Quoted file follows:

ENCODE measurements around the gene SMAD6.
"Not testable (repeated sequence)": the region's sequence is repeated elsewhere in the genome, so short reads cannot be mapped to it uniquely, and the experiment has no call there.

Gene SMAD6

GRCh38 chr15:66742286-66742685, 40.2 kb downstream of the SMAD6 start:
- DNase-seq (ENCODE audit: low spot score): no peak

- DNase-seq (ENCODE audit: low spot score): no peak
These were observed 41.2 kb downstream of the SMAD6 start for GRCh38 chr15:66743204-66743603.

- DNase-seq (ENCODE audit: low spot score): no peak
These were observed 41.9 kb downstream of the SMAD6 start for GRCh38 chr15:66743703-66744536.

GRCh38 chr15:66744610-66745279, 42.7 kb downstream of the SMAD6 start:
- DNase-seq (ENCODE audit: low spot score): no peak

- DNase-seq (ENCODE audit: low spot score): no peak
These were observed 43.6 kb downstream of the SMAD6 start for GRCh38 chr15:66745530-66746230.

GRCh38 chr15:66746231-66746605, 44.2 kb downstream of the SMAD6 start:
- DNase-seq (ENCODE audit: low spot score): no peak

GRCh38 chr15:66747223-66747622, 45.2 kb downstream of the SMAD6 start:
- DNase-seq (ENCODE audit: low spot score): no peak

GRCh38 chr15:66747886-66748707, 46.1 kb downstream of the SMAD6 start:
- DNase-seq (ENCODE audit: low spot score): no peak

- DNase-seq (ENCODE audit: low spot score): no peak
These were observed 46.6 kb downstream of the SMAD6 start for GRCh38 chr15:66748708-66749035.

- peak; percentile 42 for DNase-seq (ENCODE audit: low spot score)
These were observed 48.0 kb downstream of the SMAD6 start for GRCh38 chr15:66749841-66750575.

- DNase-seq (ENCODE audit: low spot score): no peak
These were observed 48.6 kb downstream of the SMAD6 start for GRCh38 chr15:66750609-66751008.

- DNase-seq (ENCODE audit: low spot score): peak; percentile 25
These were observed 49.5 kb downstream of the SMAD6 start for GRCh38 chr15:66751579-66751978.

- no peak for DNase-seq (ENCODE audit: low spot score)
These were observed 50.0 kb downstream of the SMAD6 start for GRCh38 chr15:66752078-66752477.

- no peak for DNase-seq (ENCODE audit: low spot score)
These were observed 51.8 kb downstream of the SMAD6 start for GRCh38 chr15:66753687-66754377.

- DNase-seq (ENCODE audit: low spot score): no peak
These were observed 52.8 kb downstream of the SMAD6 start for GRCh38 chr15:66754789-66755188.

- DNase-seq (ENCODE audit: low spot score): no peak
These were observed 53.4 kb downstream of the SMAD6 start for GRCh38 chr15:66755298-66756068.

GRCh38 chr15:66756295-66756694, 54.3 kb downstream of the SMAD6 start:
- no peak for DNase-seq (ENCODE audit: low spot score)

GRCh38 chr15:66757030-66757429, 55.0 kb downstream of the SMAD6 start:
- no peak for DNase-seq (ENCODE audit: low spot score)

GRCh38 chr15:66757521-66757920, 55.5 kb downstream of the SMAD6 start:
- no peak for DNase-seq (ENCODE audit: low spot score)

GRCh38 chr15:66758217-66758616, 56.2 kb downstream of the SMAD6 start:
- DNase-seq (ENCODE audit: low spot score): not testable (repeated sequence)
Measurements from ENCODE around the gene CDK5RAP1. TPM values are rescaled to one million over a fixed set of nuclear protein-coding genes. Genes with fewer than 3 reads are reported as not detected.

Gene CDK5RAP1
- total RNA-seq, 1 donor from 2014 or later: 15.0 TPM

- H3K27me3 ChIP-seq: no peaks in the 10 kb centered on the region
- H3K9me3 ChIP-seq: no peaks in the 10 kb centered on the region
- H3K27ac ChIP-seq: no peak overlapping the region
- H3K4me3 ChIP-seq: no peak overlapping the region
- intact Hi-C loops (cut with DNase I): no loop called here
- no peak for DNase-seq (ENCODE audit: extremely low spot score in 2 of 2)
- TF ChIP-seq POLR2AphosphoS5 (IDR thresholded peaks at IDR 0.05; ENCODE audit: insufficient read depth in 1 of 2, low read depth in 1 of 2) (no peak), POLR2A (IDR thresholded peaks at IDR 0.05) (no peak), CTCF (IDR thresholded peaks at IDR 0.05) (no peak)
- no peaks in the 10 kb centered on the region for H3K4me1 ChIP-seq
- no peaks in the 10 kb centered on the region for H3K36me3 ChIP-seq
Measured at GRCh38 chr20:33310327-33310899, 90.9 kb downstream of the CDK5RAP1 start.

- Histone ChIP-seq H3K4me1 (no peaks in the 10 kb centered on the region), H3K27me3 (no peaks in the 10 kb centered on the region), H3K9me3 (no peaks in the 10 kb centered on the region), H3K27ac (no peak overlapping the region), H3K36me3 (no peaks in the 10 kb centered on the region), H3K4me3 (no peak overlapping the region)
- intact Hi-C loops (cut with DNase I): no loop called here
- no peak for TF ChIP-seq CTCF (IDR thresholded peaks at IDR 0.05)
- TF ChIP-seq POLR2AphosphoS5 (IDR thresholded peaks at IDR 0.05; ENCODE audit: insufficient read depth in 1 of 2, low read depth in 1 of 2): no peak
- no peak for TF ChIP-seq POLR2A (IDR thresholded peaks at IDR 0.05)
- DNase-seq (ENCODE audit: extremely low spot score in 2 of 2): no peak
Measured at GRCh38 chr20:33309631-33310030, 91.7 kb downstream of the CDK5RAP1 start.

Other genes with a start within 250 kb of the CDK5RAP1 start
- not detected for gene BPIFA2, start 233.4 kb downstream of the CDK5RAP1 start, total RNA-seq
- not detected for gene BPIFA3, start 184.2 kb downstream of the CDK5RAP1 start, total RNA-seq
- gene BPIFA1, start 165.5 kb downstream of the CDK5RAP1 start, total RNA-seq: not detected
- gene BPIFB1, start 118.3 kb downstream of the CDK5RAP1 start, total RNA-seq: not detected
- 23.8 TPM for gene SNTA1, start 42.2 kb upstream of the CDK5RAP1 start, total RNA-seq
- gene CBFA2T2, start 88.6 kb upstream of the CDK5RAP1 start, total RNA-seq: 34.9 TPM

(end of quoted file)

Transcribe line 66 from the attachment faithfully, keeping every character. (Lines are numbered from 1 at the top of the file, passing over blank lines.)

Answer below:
- not detected for gene BPIFA3, start 184.2 kb downstream of the CDK5RAP1 start, total RNA-seq